Connect with the future you desire
Commit to long-term goals you are excited about
Nothing fills your life with meaning better than having some larger goal you are committed to. Having a chance to pursue such a goal helps you get out of bed in the morning and join the ‘Thank God it’s Monday’ club. So, besides injecting small challenges and interesting activities into your everyday life, try also to identify what grand goals could make you excited. What is the legacy you want to leave behind you? What do you want your grandchildren to remember about you? What kind of positive change do you want your career to contribute towards?
One tool to help you to identify a career or grand goals meaningful to you is the following classic Venn diagram (sometimes somewhat dubiously called the ikigai diagram):
Take a moment to truly contemplate each question in the diagram: start by listing again things you love doing (as you already did in the previous step). Next, list what positive causes you personally find most worthwhile and what kind of change you would most want to see in the world – this is to figure out what the world needs. Third try to identify what you are good at right now and what you could become good at – sometimes through years of education. Finally, if you are looking for a job rather than a volunteering mission, think about who could pay you for doing the things you love doing in a way that benefits others. Having generated these ideas related to each of the four dimensions, start looking for connections between them – what are the things you both love doing and are good at doing; which of your interests are such that someone would pay you for pursuing them, and so forth.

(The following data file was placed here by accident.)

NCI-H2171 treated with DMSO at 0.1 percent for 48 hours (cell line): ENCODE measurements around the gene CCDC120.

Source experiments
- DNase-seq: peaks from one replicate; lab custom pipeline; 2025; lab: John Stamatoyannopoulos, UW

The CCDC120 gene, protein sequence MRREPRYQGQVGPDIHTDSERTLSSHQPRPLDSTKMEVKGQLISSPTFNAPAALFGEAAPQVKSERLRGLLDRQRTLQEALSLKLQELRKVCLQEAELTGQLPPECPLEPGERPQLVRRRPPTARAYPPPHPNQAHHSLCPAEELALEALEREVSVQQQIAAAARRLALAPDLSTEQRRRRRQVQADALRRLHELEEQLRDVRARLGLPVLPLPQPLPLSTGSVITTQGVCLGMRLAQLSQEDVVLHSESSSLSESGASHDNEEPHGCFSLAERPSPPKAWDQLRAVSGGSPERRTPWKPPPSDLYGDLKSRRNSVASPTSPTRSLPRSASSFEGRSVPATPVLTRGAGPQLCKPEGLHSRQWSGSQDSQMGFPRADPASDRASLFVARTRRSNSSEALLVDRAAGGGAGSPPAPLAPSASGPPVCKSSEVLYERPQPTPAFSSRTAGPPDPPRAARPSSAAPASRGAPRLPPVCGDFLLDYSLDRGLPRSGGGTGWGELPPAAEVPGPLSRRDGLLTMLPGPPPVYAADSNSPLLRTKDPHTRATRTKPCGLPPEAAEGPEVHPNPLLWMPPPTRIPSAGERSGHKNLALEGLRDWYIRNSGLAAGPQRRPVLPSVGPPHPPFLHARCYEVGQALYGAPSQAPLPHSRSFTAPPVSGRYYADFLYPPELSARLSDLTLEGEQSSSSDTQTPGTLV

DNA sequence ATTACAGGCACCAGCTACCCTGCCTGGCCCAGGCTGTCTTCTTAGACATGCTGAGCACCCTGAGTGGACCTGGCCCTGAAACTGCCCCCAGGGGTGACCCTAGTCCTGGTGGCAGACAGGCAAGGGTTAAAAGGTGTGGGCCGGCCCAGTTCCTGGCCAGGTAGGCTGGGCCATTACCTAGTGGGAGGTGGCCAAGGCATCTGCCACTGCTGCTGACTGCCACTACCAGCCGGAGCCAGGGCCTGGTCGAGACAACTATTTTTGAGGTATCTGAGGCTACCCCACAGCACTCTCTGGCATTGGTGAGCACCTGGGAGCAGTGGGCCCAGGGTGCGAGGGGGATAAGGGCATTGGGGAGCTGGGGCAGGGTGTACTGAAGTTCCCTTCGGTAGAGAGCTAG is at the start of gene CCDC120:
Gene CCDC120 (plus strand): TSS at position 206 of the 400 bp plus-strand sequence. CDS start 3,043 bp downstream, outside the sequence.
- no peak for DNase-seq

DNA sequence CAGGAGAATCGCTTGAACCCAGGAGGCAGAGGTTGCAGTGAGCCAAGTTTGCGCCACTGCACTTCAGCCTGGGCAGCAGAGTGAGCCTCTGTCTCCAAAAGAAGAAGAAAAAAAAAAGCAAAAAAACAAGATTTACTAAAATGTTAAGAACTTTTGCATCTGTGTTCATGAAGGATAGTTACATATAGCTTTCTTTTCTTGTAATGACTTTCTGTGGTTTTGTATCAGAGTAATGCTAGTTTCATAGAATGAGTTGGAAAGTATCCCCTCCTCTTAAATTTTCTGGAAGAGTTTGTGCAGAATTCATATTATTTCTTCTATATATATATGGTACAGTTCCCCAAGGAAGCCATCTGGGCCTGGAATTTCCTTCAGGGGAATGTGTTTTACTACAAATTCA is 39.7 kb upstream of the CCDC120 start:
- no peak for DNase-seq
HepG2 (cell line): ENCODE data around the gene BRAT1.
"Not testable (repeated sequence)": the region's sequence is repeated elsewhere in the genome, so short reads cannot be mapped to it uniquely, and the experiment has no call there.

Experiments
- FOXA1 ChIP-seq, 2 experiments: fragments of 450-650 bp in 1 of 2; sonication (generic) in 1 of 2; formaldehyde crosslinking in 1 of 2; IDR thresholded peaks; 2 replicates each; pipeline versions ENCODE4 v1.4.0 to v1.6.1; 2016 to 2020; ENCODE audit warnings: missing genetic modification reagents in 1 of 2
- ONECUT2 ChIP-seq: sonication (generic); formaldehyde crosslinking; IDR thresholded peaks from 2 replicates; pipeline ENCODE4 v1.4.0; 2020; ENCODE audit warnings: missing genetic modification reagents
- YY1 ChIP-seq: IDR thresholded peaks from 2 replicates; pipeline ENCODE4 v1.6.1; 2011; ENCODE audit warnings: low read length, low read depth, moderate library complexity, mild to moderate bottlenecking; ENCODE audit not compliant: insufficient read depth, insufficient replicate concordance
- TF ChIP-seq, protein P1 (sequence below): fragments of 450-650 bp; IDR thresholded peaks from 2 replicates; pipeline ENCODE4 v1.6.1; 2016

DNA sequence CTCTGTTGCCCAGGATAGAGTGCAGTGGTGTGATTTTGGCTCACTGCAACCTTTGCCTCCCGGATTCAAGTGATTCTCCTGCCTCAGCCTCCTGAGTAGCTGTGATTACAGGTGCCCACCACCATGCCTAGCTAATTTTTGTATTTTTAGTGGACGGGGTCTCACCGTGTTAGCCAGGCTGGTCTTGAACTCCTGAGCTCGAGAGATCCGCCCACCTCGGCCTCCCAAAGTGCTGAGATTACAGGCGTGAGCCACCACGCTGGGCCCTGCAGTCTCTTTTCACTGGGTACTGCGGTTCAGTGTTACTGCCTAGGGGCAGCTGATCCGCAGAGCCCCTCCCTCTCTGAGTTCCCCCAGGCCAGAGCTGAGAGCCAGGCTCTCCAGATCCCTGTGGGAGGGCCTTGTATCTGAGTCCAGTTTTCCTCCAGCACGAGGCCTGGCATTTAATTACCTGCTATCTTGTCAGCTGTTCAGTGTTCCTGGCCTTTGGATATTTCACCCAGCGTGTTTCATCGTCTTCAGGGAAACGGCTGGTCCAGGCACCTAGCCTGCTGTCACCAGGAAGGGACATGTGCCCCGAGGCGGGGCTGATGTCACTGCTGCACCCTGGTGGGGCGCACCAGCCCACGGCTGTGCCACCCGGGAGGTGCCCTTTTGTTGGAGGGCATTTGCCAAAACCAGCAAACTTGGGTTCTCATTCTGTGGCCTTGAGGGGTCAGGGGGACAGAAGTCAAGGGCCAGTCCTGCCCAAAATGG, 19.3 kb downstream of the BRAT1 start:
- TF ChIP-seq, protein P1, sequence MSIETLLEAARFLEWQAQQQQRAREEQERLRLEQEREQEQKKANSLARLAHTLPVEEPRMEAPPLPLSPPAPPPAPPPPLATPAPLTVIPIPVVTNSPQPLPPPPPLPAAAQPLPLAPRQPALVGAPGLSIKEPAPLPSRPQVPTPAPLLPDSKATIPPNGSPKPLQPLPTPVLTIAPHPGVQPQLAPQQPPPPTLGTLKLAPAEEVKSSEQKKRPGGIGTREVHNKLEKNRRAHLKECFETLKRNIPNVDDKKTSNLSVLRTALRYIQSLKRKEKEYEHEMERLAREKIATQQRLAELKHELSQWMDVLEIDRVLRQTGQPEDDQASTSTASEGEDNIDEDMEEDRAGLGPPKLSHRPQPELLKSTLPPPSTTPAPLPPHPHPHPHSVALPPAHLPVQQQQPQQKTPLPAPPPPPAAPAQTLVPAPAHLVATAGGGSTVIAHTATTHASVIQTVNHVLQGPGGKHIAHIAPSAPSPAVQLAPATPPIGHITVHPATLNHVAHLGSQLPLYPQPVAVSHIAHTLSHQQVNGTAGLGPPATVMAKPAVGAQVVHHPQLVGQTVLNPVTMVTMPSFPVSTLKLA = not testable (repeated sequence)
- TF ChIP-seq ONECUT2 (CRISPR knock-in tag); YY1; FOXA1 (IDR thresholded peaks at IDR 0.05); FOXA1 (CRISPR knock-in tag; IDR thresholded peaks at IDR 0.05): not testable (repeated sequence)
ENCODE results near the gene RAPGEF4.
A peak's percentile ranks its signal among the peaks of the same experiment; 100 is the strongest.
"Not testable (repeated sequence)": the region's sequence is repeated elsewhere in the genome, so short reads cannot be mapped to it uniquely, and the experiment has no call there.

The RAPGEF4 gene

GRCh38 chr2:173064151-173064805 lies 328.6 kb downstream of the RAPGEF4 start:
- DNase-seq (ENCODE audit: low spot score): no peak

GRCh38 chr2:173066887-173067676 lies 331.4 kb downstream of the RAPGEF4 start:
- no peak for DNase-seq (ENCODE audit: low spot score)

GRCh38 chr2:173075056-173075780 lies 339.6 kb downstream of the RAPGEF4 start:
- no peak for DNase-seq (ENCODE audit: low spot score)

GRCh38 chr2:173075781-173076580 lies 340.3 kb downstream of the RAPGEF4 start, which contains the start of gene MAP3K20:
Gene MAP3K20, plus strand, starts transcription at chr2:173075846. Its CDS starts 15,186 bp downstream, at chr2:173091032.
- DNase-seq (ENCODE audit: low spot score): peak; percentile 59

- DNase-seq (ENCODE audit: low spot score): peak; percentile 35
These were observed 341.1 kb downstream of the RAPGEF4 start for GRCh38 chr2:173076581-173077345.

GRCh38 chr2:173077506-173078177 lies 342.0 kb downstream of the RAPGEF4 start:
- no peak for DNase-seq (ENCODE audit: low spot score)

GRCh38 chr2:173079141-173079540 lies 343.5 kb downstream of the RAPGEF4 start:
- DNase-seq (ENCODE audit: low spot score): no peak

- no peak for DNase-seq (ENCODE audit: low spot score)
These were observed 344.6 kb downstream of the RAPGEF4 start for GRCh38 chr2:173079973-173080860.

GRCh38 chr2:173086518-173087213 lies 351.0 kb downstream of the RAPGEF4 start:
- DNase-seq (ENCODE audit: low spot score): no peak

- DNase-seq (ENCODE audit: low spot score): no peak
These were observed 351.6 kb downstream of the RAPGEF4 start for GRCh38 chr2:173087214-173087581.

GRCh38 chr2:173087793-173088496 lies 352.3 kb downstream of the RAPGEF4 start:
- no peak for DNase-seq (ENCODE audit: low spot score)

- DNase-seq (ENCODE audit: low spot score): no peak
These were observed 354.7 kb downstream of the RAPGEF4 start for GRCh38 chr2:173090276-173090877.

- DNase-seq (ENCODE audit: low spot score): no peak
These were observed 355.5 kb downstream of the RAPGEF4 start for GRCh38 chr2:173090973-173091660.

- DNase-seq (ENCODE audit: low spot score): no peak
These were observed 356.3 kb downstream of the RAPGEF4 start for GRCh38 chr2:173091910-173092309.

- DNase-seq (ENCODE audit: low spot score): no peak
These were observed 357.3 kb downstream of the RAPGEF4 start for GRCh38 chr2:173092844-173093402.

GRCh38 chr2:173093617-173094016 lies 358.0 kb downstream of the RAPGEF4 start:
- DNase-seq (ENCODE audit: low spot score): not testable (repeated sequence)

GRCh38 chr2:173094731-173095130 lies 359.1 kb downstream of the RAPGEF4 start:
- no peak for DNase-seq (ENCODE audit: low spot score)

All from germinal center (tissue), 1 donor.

Most probably, you will not find any single activity or career that would immediately fulfil all four dimensions. But drawing connections between different dimensions can help you identify what positive change your values, interests and skill set could make possible. Having found goals that build one or more connections between the dimensions, start drafting a path that you could take to be able to truly pursue that grand goal of yours.
You might not find such a purpose for your life in one sitting. It can take years to crystallise. But it is worth putting effort into this, as identifying a mission worth fighting for can energise your existence, lift your spirits and give you clarity. Thus, it is another powerful way to put languishing behind you.
Exploit the power of small wins